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I lost my password
Translator: Mihályi Zsuzsa
Date: 2012
Page count: 222 pages
Format: B/5
ISBN: 978-963-2796-82-6
Category: from Polish
Series: Science in Fiction

Original price: 2500 Ft


Interview with Jacek Dukaj

Both alternate history and Polish nation are recurring motives in your lifework. Why do you like alternate fiction? Do you think it is important to a science fiction writer to write about his own nation?

I’ve used alternative history in „Xavras Wyzryn” and „Ice”, it’s also a background for two of my short stories. So I guess you can call it a recurring motive, but it’s by no means the main theme of my works. 
I don’t think a writer has any obligation to write about this or that, nor do I think a science fiction writer is some special kind of writer. (In one of my novels I’ve put as a half-joke, half-provocation that „the difference between a writer and a science fiction writer is analogous to the difference between an actor and a porn actor” – adding the adjective that should narrow down the term in fact excludes that group from the category). 
Certainly SF and fantasy have strong escapist tendencies, so some people may be surprised by literature that uses SF&F conventions to talk about such matters as nationality, patriotism etc. However Polish SF has a long history as a literature dealing with the most serious issues – in the Communist era science fiction in Poland was very popular costume for antitotalitarian dystopias, transplanting the story on some alien planet or into the future was a simple method to slip under the censors’ radar. 
So I wouldn’t make a big deal out of it. In fact I think it’d be an ideal situation if noone even raised a brow at science fiction novels about Holocaust, the Yugoslav Wars, current politics and so forth. 

How would you describe your novel Extensa to someone who hadn't tried your books before?

It’s a story about extreme consequences of transhumanism, but told not from a perspective of those leaving humanity behind - but of those left behind, the people who had chosen not to keep up with progress („the Amish of the future”). And it’s written in the manner most befitting the existential situation they’d found themselves in, but one rarely used in SF: a nostalgic family saga, a subjective and reflective account of man’s life. 
Almost all contemporary SF - whatever settings and scientific concepts author shows – is written as a thriller, crime story or some Hollywood adventure, usually aimed in style and psychology at young readers. I just don’t see why SF and fantasy cannot embrace and make use of all literary traditions and styles. „Extensa” was the first story for which I deliberately made this kind of decision: „what literary formula would be the best for ideas I have in mind?”. My earlier stories were really naive in that way; maybe I knew what I was writing, but I had no idea why I was writing the way I wrote. I was like mister Jourdain, not aware what kind of prose I’m spitting out, just sort of „going with the flow”.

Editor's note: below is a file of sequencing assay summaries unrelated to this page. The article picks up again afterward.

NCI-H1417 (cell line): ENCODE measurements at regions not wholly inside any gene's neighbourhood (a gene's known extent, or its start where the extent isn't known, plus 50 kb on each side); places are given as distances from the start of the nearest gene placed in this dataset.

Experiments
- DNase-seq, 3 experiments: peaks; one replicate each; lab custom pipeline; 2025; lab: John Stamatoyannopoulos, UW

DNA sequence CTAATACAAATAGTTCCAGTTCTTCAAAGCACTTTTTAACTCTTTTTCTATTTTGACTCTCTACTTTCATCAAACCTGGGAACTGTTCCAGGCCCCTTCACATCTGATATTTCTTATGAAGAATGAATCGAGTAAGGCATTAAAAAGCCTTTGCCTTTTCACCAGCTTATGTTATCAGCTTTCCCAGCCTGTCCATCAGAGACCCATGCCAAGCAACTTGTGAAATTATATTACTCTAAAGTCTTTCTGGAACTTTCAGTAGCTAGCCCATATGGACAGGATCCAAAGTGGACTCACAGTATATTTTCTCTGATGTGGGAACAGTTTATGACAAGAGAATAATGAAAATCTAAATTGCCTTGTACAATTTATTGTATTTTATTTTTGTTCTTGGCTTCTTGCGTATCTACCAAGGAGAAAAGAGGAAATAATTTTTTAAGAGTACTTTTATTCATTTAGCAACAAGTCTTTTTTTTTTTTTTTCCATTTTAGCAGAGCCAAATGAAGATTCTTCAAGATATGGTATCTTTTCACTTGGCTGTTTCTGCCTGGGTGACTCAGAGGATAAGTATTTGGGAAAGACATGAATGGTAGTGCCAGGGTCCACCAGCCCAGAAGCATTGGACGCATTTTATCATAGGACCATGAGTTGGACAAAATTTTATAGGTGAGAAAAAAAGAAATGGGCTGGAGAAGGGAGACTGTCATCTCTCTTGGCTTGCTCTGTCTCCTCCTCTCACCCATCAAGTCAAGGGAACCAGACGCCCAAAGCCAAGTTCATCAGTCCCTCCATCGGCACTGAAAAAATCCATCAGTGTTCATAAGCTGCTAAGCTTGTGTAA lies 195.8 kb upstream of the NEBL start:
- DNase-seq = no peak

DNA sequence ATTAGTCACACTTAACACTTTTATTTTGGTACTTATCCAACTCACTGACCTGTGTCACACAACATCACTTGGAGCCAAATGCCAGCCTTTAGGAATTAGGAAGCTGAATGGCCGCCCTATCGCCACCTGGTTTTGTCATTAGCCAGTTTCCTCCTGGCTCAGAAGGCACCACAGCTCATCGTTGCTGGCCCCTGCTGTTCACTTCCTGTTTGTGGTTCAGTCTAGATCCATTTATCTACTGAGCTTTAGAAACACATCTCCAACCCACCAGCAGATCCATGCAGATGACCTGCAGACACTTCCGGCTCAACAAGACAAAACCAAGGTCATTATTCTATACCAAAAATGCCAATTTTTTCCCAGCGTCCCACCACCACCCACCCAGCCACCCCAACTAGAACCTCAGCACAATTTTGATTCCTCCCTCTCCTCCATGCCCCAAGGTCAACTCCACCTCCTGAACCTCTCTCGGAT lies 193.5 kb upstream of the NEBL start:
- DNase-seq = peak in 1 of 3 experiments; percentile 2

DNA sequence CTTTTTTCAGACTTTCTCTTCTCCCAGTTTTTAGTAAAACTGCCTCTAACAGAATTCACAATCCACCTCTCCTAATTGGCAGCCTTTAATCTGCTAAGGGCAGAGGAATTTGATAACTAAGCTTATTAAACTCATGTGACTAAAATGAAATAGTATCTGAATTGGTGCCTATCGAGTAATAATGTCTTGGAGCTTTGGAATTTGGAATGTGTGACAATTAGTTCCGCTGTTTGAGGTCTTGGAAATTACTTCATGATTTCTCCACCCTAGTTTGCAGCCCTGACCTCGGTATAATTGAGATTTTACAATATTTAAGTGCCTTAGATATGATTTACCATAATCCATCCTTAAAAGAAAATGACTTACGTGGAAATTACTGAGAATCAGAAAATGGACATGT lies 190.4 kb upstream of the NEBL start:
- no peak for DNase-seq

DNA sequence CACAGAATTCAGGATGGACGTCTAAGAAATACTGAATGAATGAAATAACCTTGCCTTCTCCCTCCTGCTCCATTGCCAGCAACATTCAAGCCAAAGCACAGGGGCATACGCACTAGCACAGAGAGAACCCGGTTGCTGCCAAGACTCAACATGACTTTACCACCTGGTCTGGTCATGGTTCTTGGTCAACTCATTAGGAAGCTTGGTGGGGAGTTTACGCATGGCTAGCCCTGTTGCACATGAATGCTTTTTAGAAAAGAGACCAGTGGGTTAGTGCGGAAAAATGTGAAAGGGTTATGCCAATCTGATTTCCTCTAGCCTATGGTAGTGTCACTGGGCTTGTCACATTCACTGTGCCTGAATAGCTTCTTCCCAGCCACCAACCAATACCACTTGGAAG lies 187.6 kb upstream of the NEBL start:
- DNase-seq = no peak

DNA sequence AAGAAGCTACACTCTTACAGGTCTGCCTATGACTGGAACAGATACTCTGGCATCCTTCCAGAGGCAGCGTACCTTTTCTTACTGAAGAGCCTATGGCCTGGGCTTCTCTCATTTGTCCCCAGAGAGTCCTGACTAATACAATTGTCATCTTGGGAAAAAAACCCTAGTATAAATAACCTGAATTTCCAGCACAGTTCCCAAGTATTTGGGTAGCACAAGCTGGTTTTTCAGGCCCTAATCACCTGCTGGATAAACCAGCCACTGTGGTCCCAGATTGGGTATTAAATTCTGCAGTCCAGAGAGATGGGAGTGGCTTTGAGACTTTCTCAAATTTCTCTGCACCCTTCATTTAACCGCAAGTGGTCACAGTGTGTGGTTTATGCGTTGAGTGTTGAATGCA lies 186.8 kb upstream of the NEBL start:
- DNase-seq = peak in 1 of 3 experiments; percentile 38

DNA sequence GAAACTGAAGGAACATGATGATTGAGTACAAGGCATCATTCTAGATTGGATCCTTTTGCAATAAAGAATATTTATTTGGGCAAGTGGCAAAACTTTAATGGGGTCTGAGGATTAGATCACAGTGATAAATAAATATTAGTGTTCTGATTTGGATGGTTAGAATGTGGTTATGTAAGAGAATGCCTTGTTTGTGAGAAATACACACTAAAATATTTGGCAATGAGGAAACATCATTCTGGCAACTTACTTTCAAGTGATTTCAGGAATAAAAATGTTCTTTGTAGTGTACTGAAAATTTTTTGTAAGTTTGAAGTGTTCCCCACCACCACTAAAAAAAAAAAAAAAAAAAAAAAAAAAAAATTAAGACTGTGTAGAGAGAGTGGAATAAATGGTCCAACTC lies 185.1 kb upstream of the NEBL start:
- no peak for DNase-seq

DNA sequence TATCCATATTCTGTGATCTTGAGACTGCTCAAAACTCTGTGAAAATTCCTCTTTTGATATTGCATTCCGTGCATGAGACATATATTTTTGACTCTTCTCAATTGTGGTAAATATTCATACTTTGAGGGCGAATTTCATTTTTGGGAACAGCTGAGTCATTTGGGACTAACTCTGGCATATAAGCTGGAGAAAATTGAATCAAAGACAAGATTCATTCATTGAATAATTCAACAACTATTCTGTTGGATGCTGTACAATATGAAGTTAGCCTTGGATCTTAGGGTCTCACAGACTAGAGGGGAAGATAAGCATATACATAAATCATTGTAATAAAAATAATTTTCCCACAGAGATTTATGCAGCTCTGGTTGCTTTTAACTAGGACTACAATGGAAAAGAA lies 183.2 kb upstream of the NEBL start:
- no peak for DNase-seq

Is there a typical work of you? If there is, which one of your works represents the 'typical Jacek Dukaj'?

No, I honestly cannot pigeonhole myself like that. I’m not even sure the label of „science fiction writer” is appropriate anymore. Not that I suddenly stop writing SF, but SF has become just one card in my deck: I can choose this one, I can choose some other. Of course some kind of underlying „SF mentality” probably still will be detectable, no matter what theme and style I’d choose. But there is no single story of mine that would tell a reader what should he expect in my subsequent works. Hell, I don’t know what to expect myself.

Do you prefer writing short stories or novels?

I’m afraid it’s not about preference anymore. Lately I find myself simply incapable of writing a short story – almost every project I start eventually becomes a novel. It’s like a curse, I had to stop promising to deliver short stories for anthologies and periodicals, I cannot fit in the deadlines and within the lenght restrictions. 

Poland is a traditional Catholic country and one of your short stories is about a Catholic priest. Does the Catholicism influence your writing?

Yeah, I wrote a number of stories with religious themes. They dominated especially in my earlier work (I think you’re referring to „The Cathedral”). I’m not sure if it’s Catholic influence (as opposed to Protestant or Eastern Orthodox one), but indeed I find religion - and, in more broad terms, matters of faith, ethics, eschatology and so forth - important and necessary to include in any description of humanity if such a literature is supposed to strive for some deeper truth.